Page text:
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– Intangible, immeasurable, real or imaginary?

February 4, 2013

monkey and sofia blog intangible immeasurable real or imaginary headermonkey and sofia blog intangible immeasurable real or imaginary

I’ve just read two really fantastic books back to back: The Night Circus by Erin Morgenstern and The Time Traveller’s Wife by Audrey Niffenegger, and all the while I was reading them and popping back into real life I felt as if I was looking at the world while standing on my head or through the distorted glass in the bottom of a bottle.  Are things really as they seem?  Or do our minds have the capacity to make order out of a jumble of images just to make things comfortable?  In creative and marvellous stories where odd events happen, the characters quickly adapt to the strangeness and accept things, obviously because if they didn’t the story wouldn’t work, but I have a feeling that if something odd happened in our everyday lives we too would just as quickly accept it and in no time it would cease to be strange.

Not long ago we watched a lovely film called Another Earth, where one day a seemingly identical planet earth appeared far away in the sky.  At first people were concerned, although not hysterically so and then gradually, over the years it took for the other planet to come closer, they became accustomed to it and mostly decide to carry on with their lives.  But then, what else would they do?  Go crazy?  Jump off tall buildings?  I know that this too was a story but I do think that our ability to adapt to strangeness seems to indicate that there is something inside us, ready to accept almost any change in our environment and that thing helps us shift our perception of how things are.  After all, those Apollo trips of the 1970’s suddenly changed our understanding of the moon and we accepted that.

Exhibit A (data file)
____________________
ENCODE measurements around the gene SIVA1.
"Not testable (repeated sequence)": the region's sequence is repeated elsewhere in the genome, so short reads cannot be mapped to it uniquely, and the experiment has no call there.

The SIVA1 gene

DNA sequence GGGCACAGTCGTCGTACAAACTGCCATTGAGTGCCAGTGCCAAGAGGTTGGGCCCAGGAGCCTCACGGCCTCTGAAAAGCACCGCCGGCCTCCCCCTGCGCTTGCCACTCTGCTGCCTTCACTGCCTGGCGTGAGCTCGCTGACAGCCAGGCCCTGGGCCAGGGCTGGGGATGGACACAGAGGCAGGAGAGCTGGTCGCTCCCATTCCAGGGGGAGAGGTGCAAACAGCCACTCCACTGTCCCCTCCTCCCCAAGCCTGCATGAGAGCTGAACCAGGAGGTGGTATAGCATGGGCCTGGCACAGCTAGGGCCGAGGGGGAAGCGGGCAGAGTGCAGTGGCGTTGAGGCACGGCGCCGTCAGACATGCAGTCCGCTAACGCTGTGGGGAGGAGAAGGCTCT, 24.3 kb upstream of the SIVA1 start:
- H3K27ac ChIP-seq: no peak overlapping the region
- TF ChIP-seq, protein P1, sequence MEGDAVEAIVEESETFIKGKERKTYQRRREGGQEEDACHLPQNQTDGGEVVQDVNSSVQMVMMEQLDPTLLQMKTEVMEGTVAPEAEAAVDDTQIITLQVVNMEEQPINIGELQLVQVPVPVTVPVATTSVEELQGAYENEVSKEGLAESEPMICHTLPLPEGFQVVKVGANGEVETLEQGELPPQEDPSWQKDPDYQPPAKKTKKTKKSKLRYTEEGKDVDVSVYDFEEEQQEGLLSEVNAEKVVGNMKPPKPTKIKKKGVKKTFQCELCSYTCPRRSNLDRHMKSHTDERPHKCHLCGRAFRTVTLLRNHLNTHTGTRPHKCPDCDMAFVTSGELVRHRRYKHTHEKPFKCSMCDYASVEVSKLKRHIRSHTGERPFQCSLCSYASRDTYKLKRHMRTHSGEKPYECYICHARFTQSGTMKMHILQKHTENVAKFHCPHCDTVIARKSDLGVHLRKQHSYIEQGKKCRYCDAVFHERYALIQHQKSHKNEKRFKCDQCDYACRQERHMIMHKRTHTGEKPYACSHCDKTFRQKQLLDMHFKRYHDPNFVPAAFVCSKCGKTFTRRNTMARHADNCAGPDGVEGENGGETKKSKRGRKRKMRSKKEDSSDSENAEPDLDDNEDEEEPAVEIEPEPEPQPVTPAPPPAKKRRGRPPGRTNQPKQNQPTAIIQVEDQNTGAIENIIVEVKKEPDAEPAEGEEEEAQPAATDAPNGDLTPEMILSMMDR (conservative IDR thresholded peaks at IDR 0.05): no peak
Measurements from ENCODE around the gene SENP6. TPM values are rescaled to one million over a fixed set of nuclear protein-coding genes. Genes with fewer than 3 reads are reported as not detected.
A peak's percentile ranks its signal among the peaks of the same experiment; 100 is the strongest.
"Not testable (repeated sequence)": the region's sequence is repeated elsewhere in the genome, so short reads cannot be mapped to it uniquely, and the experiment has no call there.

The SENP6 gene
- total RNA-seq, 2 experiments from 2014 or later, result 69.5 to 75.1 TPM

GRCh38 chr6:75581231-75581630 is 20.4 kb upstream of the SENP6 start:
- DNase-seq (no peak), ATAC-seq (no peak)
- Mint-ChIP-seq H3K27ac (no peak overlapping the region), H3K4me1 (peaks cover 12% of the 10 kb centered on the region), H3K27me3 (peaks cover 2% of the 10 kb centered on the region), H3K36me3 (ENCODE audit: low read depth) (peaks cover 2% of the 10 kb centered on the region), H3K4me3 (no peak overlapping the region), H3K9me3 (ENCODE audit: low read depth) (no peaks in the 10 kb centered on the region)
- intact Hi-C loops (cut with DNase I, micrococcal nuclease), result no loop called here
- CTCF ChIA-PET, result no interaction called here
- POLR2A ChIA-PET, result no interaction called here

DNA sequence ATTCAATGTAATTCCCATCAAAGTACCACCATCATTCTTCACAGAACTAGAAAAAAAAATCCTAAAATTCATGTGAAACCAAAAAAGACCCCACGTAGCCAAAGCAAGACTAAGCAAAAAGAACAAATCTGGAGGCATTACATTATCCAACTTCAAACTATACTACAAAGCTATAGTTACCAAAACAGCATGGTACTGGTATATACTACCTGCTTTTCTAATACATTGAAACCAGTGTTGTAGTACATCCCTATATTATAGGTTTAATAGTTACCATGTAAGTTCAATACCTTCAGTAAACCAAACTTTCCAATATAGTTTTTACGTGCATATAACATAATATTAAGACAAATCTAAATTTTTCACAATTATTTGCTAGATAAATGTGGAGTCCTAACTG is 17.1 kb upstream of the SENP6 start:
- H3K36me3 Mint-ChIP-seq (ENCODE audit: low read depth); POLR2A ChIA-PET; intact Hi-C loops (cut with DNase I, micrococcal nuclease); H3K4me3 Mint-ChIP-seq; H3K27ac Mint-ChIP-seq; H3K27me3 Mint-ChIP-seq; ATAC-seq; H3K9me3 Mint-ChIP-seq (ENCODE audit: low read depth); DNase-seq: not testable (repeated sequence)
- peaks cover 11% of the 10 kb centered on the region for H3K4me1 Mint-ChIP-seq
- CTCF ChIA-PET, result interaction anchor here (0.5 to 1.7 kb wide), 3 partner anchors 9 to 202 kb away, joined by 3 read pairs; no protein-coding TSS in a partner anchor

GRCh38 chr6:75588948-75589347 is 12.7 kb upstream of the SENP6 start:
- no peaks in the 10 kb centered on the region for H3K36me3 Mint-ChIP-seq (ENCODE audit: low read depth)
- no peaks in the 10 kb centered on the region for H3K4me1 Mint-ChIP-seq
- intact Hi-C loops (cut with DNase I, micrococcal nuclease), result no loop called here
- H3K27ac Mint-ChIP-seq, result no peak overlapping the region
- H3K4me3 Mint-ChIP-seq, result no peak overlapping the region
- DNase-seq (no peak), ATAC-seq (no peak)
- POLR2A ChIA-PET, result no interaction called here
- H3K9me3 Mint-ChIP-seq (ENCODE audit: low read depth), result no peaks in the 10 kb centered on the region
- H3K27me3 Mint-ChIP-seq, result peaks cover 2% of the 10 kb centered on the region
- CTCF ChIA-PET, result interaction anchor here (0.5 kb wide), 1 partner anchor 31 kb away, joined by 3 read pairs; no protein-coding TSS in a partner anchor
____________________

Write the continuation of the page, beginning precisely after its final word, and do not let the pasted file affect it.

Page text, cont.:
There’s something liberating in this idea which appeals to me.  It makes me think that if one day, the planet decides to shift and make dramatic changes then we’ll just assimilate the change and learn to live with it, provided that’s possible.  The wonderful part is imagining the incredible.

I think people should be encouraged to think the impossible because currently most people prefer to function using only so called, hard facts.  Immutable truths, accepted values, shared knowledge and very few people spend time wondering what life would be like if things were ‘other’.  I’m sure this obsession with so called facts is a symptom of our society’s state of being, its obsession with news, documentaries and the internet, maybe people think that there’s nothing left to wonder about, the answers are all out there.  Definitely people are more drawn to stories which are based on ‘true life experiences’ than fiction.  But isn’t that a shame, when there are so many wonderful books about the strange and magical.  What will happen to our imaginations?  Will they start to stagnate from lack of exercise, so that eventually even another planet earth turning up will be accepted, once it has been sanitised by television crews?